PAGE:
The advantage is that the user will not be bothered with a timer when they are going through the survey as expected. Hence they won't feel rushed The small group of people that do go AFK will see why and still have a chance to respond.

  • That's more or less what i thought of. Right now timer shows only when user becomes inactive, and a popup is showed when he/she is running out of time (1 minute left). I was just worried, that if they don't know about time limit in general, what would be the consequences. – djilt Oct 13 '14 at 9:45
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    Since time is a technical constraint here, and not really an issue for your average user I would not show it. You want the user to focus on the questions, not having them trying to figure out as to why there is a timer on their screen. A good, well written, message when the user does go AFK is probably the better way to go. – GWv Oct 13 '14 at 9:56
  • I have one more question. Since sometimes (and i can't know how many times yet) this is triggered after every 30 seconds of being inactive, I was wondering - should I display a tip for ex. first 2 minutes, and then popup, or should I always use the popup? It may add additional complexity to the interaction, but on the other hand I feel, that even if we set inactivity timer to 1 minute, it will be too aggresive If displayed ex.3 times during answering. What do you think? – djilt Oct 15 '14 at 8:41
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    I don't understand your question completely but I think it kind of depends. A modal dialog is quite a heavy tool for displaying a message. If it happens to be that most of the users, every once in a while, get this message you should look for a more lightweight method or try and remove the necessity for it completely. Keep in mind that if you are doing a survey and most users get to see an error message most of them probably won't finish the survey and you will not get any significant results at all. – GWv Oct 15 '14 at 10:37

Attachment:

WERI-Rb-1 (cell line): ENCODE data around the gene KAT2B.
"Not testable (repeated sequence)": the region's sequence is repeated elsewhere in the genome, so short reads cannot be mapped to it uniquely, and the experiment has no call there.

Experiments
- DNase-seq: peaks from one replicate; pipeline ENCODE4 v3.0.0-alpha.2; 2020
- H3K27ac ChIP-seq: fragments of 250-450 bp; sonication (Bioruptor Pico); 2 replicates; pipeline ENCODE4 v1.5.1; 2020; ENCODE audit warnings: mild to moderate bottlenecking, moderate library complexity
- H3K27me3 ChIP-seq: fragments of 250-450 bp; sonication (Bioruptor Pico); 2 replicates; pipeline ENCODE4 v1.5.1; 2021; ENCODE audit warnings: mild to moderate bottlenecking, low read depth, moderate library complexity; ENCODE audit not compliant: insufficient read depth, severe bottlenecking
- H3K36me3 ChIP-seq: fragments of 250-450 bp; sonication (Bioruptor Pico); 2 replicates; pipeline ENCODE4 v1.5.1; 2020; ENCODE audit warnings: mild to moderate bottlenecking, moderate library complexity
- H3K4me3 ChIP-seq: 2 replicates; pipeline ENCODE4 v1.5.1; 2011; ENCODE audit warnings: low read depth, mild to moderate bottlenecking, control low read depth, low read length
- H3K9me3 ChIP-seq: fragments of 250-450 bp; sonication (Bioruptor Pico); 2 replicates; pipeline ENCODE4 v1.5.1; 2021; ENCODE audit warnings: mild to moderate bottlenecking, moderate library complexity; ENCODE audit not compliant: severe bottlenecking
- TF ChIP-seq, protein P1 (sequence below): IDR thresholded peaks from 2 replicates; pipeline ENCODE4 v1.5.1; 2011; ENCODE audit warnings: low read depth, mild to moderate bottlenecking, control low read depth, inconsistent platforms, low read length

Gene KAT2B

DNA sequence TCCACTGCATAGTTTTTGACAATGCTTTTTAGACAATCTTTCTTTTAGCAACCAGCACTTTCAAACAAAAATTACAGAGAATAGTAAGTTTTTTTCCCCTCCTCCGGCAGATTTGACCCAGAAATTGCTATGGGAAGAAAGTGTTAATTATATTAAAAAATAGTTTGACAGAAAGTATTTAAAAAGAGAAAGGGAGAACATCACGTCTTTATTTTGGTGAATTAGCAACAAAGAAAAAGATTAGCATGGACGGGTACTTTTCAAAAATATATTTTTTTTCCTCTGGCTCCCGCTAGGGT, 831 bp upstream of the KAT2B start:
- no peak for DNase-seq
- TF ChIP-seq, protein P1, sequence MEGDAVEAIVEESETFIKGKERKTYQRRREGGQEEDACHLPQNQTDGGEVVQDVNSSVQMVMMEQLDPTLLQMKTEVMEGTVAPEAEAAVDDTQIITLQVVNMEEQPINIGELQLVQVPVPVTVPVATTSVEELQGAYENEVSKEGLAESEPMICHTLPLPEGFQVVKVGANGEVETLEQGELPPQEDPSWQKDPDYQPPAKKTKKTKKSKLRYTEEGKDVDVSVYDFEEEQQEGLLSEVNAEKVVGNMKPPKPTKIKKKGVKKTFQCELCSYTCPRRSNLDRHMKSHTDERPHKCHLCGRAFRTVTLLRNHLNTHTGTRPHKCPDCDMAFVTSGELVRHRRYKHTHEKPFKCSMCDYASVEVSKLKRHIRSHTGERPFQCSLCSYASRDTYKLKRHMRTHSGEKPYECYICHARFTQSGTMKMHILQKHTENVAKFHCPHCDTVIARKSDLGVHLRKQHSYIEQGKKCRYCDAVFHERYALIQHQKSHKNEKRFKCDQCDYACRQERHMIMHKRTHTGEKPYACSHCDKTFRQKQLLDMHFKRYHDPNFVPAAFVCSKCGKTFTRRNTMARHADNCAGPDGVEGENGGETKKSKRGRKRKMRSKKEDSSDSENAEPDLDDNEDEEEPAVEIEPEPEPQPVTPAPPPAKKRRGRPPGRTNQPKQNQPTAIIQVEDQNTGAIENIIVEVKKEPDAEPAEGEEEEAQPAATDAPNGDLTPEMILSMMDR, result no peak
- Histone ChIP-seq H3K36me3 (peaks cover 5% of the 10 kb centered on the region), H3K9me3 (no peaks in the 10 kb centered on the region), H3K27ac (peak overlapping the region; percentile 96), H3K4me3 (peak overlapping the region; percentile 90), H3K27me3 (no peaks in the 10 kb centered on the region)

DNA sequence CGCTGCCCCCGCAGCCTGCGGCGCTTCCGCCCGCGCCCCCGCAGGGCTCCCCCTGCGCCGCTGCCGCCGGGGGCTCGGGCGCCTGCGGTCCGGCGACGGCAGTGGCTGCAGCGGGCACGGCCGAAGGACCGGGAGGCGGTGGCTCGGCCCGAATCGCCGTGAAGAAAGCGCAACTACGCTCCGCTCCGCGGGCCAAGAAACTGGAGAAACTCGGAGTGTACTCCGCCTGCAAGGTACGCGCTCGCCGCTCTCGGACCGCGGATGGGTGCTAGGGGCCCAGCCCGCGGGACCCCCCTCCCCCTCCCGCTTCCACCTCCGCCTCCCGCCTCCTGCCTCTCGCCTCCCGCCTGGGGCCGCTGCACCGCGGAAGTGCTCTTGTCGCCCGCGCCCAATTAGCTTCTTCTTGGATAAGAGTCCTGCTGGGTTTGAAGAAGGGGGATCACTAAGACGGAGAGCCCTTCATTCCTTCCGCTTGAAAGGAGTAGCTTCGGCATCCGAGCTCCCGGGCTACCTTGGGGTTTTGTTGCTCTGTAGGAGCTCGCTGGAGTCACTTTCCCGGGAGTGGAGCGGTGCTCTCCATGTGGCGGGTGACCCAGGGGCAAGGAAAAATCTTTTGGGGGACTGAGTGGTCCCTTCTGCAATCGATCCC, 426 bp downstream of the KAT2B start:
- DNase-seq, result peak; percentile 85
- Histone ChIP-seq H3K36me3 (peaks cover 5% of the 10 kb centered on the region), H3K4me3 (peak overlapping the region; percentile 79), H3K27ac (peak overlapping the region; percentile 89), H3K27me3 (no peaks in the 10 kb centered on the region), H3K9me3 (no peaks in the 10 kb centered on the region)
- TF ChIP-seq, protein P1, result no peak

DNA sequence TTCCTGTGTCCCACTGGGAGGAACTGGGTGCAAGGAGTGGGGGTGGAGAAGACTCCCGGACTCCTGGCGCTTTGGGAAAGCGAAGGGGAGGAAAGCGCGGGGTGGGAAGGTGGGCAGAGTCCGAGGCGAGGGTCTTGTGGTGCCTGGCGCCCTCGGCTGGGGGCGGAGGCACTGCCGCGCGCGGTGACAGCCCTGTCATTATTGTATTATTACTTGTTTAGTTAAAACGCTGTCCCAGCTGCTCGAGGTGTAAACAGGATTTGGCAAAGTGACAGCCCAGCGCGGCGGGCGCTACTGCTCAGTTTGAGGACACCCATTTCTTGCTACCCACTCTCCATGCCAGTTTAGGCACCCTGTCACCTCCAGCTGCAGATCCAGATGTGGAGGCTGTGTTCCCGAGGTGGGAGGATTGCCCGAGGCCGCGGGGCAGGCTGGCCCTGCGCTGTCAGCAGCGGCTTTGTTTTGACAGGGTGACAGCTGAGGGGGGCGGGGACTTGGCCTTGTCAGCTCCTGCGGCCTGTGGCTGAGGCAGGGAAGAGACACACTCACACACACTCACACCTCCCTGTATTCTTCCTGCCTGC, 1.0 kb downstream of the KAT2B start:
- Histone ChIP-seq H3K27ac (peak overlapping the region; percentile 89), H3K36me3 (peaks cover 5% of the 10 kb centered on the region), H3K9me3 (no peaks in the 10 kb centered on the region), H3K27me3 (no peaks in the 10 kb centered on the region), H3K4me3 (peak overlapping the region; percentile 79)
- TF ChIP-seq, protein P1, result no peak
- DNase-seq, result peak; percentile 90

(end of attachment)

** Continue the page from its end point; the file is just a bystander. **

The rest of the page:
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To make user more perceptive of how time might work use something much more understandable yet not tangible to give exact measure. This will give them an idea that time is not infinite, and yet they won't be scared by numbers.

Countdowntimer

  • Are lots of the people you hang around scared by numbers? "Oh, I never drive. Too many numbers on the speed limit signs. And the street names! Must those be numbered, as well?!" – philipthegreat Oct 13 '14 at 15:27
  • Numbers are a lot "harsher" than a smoothly animated visual indicator. For a somewhat extreme example, compare an hourglass to a numerical timer showing microeconds ticking off faster than they can be read – Selali Adobor Oct 13 '14 at 19:37
  • @AssortedTrailmix Thanks! I think you explained it very well. :) – steve Oct 14 '14 at 6:44
  • @philipthegreat I think the second comment says it all. :) – steve Oct 14 '14 at 6:51
  • I was mostly joking. It depends heavily on the context. For example: estopwatch.net – philipthegreat Oct 14 '14 at 14:21
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Showing the time remaining should and as well shouldn't affect the user. It must remind the user about the time and that it for which the input area where the user is writing can be highlighted with a mild red color to wake him/her up. As the color fades a small sandclock/digital time remaining can be indicated at the top.

This can also be like the color shrinking to the top left where the time ticks (similar to the minimize style in MAC- the genie effect). Hope this helps. Thank you

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The way I see it is that you are trying to solve two problems:

  1. Tell the user not to dilly-dally with the survey but don't distract them
  2. When appropriate, let them know they are running out of time

Issue #1 possible solution

At the start of the survey, simply have a message stating that "Please note that after 20 minutes of inactivity your session will be terminated so that other people may do this survey, thank you."

Issue #2 possible solution

Upon reaching a threshold of 1 minute or 5 minutes of inactivity (your choice) remaining, show a pop-up window (modal window) which states "Inactivity Warning: You have been inactive for 15 minutes, this session will terminate in 5:00 minutes" and show the timer counting down in seconds. Once it reaches zero then give them whatever options you need to give them such as "Restart survey", "Go back to X page", etc... Give them a distinct choice and don't just leave them hanging with a "session expired" message.

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I like MonkeyZeus starting message about freeing the slot for other people to use it.
As of he countdown, IMO it's annoying for the users that will feel pressed and won't enter the best data they can.
I like the ATM method, asking "Do you need more time?" after a TBD while.
One advantage of this approach is that slow users have already experimented in in the ATMs and know how it works.
If possible, collect statistics on how long does it take for the users, in average, to fill the data. Then you will know by sure the level of concern that's appropriate for this issue.